Save our sucklers: sign our open letter
Open letter from readers of the Irish Farmers Journal to President Juncker, Commissioners Hogan and Malmström, An Taoiseach Leo Varadkar and Minister Michael Creed.

Dear President Juncker, Commissioners Hogan and Malmström, An Taoiseach Leo Varadkar and Minister Michael Creed

In 2017, Irish beef exports totalled €2.5bn. The backbone of this industry is our national suckler herd. Traditionally standing at over a million cows, the suckler herd has been a vital generator of economic activity in towns and villages throughout rural Ireland.

There are over 100,000 Irish farm families directly engaged in the production and finishing of suckler-bred animals. Alongside this, the beef processing industry generates another 10,000 jobs. Many of these processing facilities are located in rural towns and villages where alternative employment is limited. Furthermore, with the beef sector sourcing in excess of 90% of its inputs from within the Irish economy, suckler farming is key to sustaining the economic activity that generates thousands of jobs in the agricultural inputs sector.

Overall the Irish beef industry has traditionally contributed more to the Irish economy than any other manufacturing sector. Economic analysis indicates that for every €100 in exports, the net foreign earnings from the beef sector is over €50. This compares to just €19 for other manufacturing sectors including modern economy sectors such as pharmaceuticals and ICT.

Unfortunately, suckler beef production is an extremely low-margin business. Within the EU, the suckler herd has largely been maintained through a combination of direct payments that underpinned production and trade regulations that ensure only beef produced to EU standards can enter the EU market.

Along with providing EU consumers with safe, high-quality beef, both measures reflected a long-held view at national and EU level that the suckler cow played an important role as:

1 An economic generator in rural towns and villages across the EU.

2 An environmental custodian across some of the most marginal land areas within the EU.

An analysis carried out by UCD on behalf of the IFA reinforces the role of the suckler cow as a wealth creator, showing that every €1 of support provided to suckler farmers generated over €4 of economic activity in rural towns and villages.

Unfortunately, we have in recent years seen a steady erosion in the level of direct support targeted towards the suckler sector. A recent analysis carried out by the Irish Farmers Journal showed that a typical suckler farm has seen the level of support received from both the EU and Irish Government fall by typically €200 per cow.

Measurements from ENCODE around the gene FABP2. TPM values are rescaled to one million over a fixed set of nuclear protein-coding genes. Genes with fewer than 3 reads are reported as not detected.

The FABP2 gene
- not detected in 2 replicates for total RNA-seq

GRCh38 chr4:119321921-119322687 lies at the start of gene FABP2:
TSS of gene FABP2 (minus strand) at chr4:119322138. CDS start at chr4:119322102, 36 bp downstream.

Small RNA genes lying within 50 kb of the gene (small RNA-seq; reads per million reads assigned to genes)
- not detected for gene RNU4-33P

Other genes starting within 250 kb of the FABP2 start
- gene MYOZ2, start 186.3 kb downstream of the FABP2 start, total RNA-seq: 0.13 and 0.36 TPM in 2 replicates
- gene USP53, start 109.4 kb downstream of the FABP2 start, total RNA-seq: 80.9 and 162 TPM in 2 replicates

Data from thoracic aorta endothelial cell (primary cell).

This lack of support has coincided with a growing appetite within the EU to undermine the EU beef market by allowing increased access to beef imports from parts of the world that do not have the same costs or production standards. Currently the EU is negotiating a trade deal with South American countries that, if agreed, would have devastating consequences for the EU and Irish suckler herds.

All this is taking place against a backdrop where EU and Irish beef farmers are struggling to cope with the consequences of Brexit. No sector within any member state is as exposed to the fallout from Brexit as the Irish beef industry. The UK market currently consumes five times more Irish beef than the Irish market.

The lack of profitability, due to the steady withdrawal of support from both Europe and the Irish Government and the uncertainty around the future of the EU beef market, due to ongoing trade deals and Brexit, is seeing the Irish suckler herd slowly starting to wither away.

Unless both the EU and Irish Government move to quickly inject confidence back into the suckler sector, then the pace at which farmers exit the sector will accelerate, with the financial consequences being felt far beyond the farm gate.

By signing this letter, I am calling on you, the European Commission and the Irish Government to recognise the important role that suckler farmers play in maintaining a vibrant rural Ireland by committing to:

1 A fully funded Common Agricultural Policy (CAP) with the commitment to introduce targeted direct support for all low-income sectors including sucklers.

2 Protect EU and Irish suckler farmers in all upcoming trade deals and reject any demands from non-EU countries for increased access to EU beef markets.

3 Safeguarding farmers’ income both during and after Brexit negotiations through the implementation of market support measures.

4 Supporting the campaign for the introduction of a suckler cow support payment of €200/cow to underpin the sector and halt rural decline.

Eastern promises for Beef Plan Movement
A well-attended Beef Plan Movement meeting in Kanturk Mart heard of a potential export opportunity to Asia.